Starting 2016, Brussels Airlines began phasing out its Avro RJ100s and replaced them with the Airbus A320 family and wet-leased Sukhoi Superjets. This was completed by the end of 2017. However, Brussels Airlines announced in July 2018 it would terminate the Superjet wet-lease contracts earlier than planned. This is due to the longer downtimes of the aircraft in case of repairs compared to more common and less new types. The Superjets have been phased out since January 2019.
In mid-2021, Brussels Airlines announced that it will take delivery of three Airbus A320neo aircraft in 2023 to replace ageing A319-100's and aim to lower CO2 emissions amongst its fleet.
|Boeing 737-300||5 (Virgin Express)||5||5||5||4||1||1|
|Boeing 737-400||5 (Virgin Express)||5||5||6||4|
Brussels Airlines launched a series of Belgian Icon special liveries on its Airbus A320 fleet, all representing things that are typically Belgian, including Rackham (a Tintin themed aircraft), Magritte (an ode to the famous surrealist artist René Magritte), Trident (the aircraft for the Belgium national football team) and Amare (Tomorrowland Festival theme). On 24 March 2018 the airline introduced an additional aircraft themed to The Smurfs. In spring 2019 an additional aircraft was dedicated to the famous Flemish painter Bruegel. The Magritte special livery was repainted in a Star Alliance livery in May 2021.
Brussels Airlines uses Miles & More, Lufthansa's frequent flyer programme. Miles can be earned on flights operated by airlines which are part of the programme, in addition to flights operated by Star Alliance airlines. Miles can also be earned with Brussels Airlines' non-airline partners.
On 19 October 2015, Brussels Airlines launched a new customer programme called LOOP, which is available for all flights in the airline's network. LOOP is designed for the increasing number of customers who fly Brussels Airlines regularly and do not receive significant benefits from traditional frequent flyer programmes. The LOOP programme was discontinued on February 1, 2020.
Brussels Airlines offers two in-flight magazines. For the European network, there is b-there! which is a monthly magazine. On the African network, the magazine is named B Spirit Magazine, which is published every two months. The magazines are also available as a freely downloadable application for Apple iPad.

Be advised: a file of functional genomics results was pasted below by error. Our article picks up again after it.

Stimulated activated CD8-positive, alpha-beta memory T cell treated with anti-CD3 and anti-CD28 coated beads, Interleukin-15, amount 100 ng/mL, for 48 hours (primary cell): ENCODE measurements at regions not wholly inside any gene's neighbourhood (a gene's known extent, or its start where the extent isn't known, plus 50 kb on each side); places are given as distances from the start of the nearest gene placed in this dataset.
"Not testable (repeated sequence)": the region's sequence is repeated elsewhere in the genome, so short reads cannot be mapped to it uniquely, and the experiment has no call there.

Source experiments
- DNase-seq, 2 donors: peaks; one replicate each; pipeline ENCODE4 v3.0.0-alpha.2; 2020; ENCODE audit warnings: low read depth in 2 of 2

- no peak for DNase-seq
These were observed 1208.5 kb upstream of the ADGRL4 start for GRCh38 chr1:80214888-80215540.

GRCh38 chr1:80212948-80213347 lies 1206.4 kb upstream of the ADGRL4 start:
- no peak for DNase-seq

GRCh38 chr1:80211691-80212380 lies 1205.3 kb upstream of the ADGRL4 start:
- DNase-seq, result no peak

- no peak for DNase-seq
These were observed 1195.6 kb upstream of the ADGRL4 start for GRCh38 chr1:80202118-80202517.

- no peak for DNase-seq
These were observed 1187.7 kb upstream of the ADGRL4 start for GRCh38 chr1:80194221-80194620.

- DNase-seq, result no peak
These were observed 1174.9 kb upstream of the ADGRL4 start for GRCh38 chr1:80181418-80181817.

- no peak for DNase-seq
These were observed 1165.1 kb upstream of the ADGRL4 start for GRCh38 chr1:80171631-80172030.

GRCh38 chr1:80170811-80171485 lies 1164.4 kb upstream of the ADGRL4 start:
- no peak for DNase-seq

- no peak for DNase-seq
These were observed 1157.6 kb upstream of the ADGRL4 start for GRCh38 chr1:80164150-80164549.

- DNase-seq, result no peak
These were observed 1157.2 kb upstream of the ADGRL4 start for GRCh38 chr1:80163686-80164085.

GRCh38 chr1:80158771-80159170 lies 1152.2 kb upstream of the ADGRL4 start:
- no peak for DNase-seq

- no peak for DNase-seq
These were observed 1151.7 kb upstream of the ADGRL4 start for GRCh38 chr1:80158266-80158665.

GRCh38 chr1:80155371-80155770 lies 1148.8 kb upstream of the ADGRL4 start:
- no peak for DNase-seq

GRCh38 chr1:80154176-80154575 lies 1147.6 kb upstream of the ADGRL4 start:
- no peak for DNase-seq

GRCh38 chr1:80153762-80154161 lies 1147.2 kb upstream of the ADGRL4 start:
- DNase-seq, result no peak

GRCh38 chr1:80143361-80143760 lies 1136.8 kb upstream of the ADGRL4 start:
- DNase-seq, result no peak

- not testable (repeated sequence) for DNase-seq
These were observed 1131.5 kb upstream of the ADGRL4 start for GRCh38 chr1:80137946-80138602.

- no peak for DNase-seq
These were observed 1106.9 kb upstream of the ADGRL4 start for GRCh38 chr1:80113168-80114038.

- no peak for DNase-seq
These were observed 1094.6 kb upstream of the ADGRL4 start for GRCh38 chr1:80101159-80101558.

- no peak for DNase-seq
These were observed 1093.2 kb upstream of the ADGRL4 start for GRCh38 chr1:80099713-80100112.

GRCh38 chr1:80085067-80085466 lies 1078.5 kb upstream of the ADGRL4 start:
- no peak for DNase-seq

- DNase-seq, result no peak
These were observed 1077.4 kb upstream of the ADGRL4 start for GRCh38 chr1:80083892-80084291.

From November 2011 until the end of 2012 Brussels Airlines introduced a new interior on the A330 fleet. The new economy seats feature AVOD personal in-flight entertainment 9 inch screens. Additionally, business class has new lie-flat seats with an improved AVOD IFE system with 15 inch screens, supplied by the IMS-Company and known as "RAVE".
On European flightsEdit
The airline offers 5 different ticket types, and they are as follows:
- Economy Light is a low-cost fare, without checked-in luggage and with a buy on board program offering snacks and drinks for purchase.
- Economy Classic is a regular economy class with a buy on board program offering snacks and drinks for purchase.
- Economy Flex is an economy plus class with a buy on board program offering snacks and drinks for purchase, fast lane at security, change flexibility and priority boarding.
- Business Saver is a full-service business class on the European network. It offers premium meals, free champagne and some flexibility.
- Business Flex is identical to the Business Saver travel class, with additional flexibility, such as a fully refunable ticket, and the option to take an earlier flight on the same day of travel (depending on availability).
On medium-haul and long-haul flights (to Africa and North America)Edit
Brussels Airlines offers a variety of different fares depending on the travel class.
- Economy Light offering a standard economy seat with meals & beverages included, no check-in luggage allowance, and very little flexibility.
- Economy Basic offers the same amenities and flexibility options as Economy Light, but with one check-in bag weighing a maximum of 23kg included.
- Economy Basic Plus offers everything included in Economy Basic, but it is a refundable fare (with the exception of 190 EUR)
- Economy Flex is the same as Economy Basic Plus, but there is no cancellation fees, meaning a passenger can get a full refund. This is the most flexible economy ticket available. Selecting Economy Flex also allows the passenger to select their seat free of charge.
- Premium Economy Basic offers free meals and beverages and two checked bags. It has very limited flexibility (rebooking costs €150 plus possible fare difference). Seat selection is not included in this fare.
- Premium Economy Basic Plus offers everything Premium Economy Basic offers, but with more flexibility options (rebooking without a fee, but a fare difference may apply. The ticket is refundable with the exception of €190).
- Premium Economy Flex is the most flexible economy plus fare class, as it is fully refundable. The rebooking option is the same as is offered in Premium Economy Basic Plus. Free seat selection is also included in this fare class.
- Business Flex is the full-service business class fare offered by Brussels Airlines on long-haul flights. It also offers full flexibility.
The fare offerings on medium and long-haul flights offered by Brussels Airlines may be different if a passenger has a connecting flights.